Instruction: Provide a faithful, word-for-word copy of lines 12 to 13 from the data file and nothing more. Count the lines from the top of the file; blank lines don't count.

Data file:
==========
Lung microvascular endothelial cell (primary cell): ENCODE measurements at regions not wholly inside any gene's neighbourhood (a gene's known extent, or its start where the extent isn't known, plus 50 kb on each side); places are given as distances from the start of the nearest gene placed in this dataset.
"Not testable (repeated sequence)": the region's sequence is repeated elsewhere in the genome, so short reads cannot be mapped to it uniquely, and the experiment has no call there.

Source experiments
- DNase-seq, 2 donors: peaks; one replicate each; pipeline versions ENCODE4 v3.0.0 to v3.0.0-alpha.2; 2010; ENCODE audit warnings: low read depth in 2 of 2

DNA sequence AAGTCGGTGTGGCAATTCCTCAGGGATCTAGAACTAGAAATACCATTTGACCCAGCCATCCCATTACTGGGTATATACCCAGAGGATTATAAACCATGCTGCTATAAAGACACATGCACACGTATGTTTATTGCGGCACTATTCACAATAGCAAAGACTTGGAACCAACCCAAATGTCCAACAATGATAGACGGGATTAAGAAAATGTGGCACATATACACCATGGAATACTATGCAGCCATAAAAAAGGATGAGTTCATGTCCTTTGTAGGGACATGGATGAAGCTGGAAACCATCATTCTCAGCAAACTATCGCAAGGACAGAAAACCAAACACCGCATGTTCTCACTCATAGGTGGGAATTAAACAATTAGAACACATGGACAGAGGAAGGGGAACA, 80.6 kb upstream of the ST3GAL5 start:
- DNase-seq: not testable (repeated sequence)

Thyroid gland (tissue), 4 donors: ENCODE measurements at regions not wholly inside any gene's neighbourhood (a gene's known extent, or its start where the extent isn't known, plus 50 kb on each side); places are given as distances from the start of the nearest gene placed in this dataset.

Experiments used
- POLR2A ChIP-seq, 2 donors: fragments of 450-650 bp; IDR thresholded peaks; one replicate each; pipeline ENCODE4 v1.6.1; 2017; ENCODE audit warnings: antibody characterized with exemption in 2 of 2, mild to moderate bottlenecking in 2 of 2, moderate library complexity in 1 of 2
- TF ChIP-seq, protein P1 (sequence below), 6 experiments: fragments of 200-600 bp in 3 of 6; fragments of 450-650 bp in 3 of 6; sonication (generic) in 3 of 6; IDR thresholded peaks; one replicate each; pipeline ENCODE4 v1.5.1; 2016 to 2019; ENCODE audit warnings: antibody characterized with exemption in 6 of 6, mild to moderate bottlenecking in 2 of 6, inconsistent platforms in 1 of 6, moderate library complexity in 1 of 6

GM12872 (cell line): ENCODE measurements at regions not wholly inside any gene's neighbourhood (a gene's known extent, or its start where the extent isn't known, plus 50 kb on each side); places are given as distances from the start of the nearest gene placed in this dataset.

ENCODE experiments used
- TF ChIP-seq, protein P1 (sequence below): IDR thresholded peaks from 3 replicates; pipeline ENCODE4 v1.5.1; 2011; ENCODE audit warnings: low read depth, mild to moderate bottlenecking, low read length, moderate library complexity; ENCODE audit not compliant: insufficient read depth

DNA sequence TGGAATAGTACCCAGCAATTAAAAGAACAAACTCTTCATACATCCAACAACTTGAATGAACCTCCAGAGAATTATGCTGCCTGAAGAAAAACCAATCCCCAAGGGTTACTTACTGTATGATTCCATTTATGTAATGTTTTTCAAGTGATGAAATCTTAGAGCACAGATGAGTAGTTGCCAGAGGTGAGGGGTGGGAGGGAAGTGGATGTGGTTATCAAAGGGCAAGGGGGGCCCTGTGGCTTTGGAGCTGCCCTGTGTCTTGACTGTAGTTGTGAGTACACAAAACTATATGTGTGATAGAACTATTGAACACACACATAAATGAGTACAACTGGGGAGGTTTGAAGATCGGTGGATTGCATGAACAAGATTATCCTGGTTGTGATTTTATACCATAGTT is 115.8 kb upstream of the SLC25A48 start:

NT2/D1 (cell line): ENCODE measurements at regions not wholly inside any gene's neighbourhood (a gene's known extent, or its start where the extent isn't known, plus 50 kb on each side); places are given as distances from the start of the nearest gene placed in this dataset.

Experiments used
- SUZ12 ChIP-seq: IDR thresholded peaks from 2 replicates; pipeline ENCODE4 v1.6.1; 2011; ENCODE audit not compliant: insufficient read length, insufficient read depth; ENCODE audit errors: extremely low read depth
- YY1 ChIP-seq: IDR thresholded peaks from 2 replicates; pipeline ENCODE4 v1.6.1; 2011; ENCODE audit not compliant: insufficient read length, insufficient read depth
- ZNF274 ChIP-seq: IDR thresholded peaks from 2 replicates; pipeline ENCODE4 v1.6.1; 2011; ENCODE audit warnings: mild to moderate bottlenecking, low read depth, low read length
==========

ENCODE experiments used
- TF ChIP-seq, protein P1 (sequence below): IDR thresholded peaks from 3 replicates; pipeline ENCODE4 v1.5.1; 2011; ENCODE audit warnings: low read depth, mild to moderate bottlenecking, low read length, moderate library complexity; ENCODE audit not compliant: insufficient read depth